CONGRATULATIONS TO THOSE IN THE QUEEN’S BIRTHDAY HONOURS!
Our sincerest congratulations to all who have been honoured in this week’s Queen’s Birthday Honours. I read every name several times and my heart jumps with joy when I read of someone across Australia I know. I immediately write to everyone one of them. But many people do not understand the Order of Honours in Australia.
The Honours were established in 1975 to replace the Imperial Honours whereby a person who had served the nation became Member or Order of the British Empire or an Officer of the British Empire, or was knighted as a Sir or Lady, and even more rarely was made a Member of the House of Lords.
The Order of Australia was instituted during the Prime Ministership of the Hon. Gough Whitlam. On one occasion when Gough Whitlam wrote to me about my A.M. he welcomed me in his usual jocular fashion “as a member of our Order”, indicating his part in its creation.
The Order of Australia consists of both a General Division open to members of the public and a Military Division, open only to members of the Armed Service.
There are three levels of honour. The first being made a Member of the Order of Australia, the second being made an Office of the Order of Australia and the third being made a Companion of the Order of Australia.
In 1976 a Medal of the Order was added for those people who had provided distinguished service to the local community. There are strict quotas for the number of honours that can be given. There are quotas covering different kinds of service to society and also covering geographical, state and other boundaries including percentage for females and people coming from minority, ethnic and indigenous groups. The background checks and references on every person nominated are extremely rigorous.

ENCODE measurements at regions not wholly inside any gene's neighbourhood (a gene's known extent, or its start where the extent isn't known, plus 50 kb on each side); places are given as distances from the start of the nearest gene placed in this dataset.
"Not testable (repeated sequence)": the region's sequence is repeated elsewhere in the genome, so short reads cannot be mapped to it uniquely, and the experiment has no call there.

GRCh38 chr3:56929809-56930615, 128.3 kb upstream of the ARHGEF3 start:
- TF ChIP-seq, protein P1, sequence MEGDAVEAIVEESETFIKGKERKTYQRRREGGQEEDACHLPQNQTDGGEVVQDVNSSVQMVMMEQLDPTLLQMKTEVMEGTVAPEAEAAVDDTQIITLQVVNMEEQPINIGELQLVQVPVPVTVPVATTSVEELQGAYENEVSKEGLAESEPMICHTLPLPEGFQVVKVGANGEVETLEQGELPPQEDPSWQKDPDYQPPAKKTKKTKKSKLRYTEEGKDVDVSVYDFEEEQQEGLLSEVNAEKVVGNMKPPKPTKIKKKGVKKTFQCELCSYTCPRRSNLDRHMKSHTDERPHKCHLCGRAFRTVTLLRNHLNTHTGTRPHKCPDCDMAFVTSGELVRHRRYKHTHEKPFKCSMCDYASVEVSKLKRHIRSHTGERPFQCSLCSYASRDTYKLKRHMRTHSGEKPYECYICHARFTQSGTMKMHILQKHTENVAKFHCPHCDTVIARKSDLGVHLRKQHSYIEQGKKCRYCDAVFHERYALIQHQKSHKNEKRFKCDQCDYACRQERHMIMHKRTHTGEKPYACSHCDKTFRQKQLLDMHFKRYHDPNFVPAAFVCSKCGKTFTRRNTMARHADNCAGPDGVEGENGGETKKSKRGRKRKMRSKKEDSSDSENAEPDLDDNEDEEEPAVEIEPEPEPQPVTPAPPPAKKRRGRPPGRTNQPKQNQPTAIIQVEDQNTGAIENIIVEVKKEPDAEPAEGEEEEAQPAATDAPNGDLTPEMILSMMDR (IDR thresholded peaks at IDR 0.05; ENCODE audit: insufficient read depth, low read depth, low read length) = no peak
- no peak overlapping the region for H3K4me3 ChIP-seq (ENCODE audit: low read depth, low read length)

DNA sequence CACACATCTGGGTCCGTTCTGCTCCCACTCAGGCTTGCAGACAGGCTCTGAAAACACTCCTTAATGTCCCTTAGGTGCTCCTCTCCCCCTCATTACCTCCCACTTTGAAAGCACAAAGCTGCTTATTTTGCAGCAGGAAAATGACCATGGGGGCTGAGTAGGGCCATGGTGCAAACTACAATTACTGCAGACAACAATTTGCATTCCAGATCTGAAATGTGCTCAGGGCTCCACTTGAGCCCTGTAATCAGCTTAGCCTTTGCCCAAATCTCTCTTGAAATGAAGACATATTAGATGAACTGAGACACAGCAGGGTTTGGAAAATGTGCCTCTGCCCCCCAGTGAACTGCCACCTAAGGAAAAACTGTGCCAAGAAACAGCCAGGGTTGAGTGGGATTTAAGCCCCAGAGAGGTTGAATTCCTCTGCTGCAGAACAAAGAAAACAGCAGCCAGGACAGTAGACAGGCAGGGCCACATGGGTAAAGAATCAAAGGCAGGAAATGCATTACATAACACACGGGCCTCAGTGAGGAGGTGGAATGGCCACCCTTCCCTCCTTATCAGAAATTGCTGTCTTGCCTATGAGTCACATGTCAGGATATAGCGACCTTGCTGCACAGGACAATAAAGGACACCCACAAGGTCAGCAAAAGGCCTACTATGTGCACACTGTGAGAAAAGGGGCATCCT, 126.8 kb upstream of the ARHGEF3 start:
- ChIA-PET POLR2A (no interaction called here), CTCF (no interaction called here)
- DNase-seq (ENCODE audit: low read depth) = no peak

The Medal of the Order of Australia is made for service to a local community worthy of particular recognition.
Then a Member of the Order of Australia is bestowed on persons who have given outstanding service in a particular locality or field of activity or to particular group. It ranks higher than the Imperial MBE. For as the Medal signifies the significance frequently of the local area, the Membership often signifies a State wide significance and honour. Being made an A.M., ranks higher than the old O.B.E.. Both Beverley and I were made Members of the Order in 1986 and 1989 respectively for our different fields of service.
Those who are appointed Officers within the Order of Australia are made so because of distinguished service of a high degree to Australia or to humanity at large. This is equivalent to the old Knighthood Sir or Lady. Obviously, there are fewer people who become Members of the Order than receive the Medal, and fewer still who are made Officers.
The highest appointment as a Companion to the Order of Australia is made according to the criteria to those of “eminent achievement and merit of the highest degree to Australia or to humanity at large”. This is usually for people who have given outstanding service of national significance. The Membership among Companions is extremely limited to usually only handful of people each year. The gold insignias and medals are large and beautifully made. They are too ostentatious for me, and I have not worn them since the day they were placed around my neck and pinned on my chest.
In the Order of Precedence, a Companion ranks higher than a knighthood and is our equivalent of being made a Lord in the U.K. In England we had only one Methodist Minister who had been appointed to the House of Lords. In Australia I am the only Minister of Religion to have been elevated to the rank of Companion.
Beverley and I and our whole family went to Government House, Canberra, for Investiture with the insignia of the Companion and to have a meal with the Governor General. We have remained close friends with other Companions ever since. All of this pales into insignificance for Christians.
The Christian never works for honours from country or community or for recognition from his or her peers. The Christian works for one reward only—not to please men or the community but to please God. The highest award lies not in the gold medals that are pinned on your chest or hung around your neck, despite all their beauty, glitter and value, but the highest reward is to stand before the King of Kings who reflects upon our record as a Christian and to hear his words “Well done good and faithful servant”. The highest award for any Christian is the joy of being able to serve God.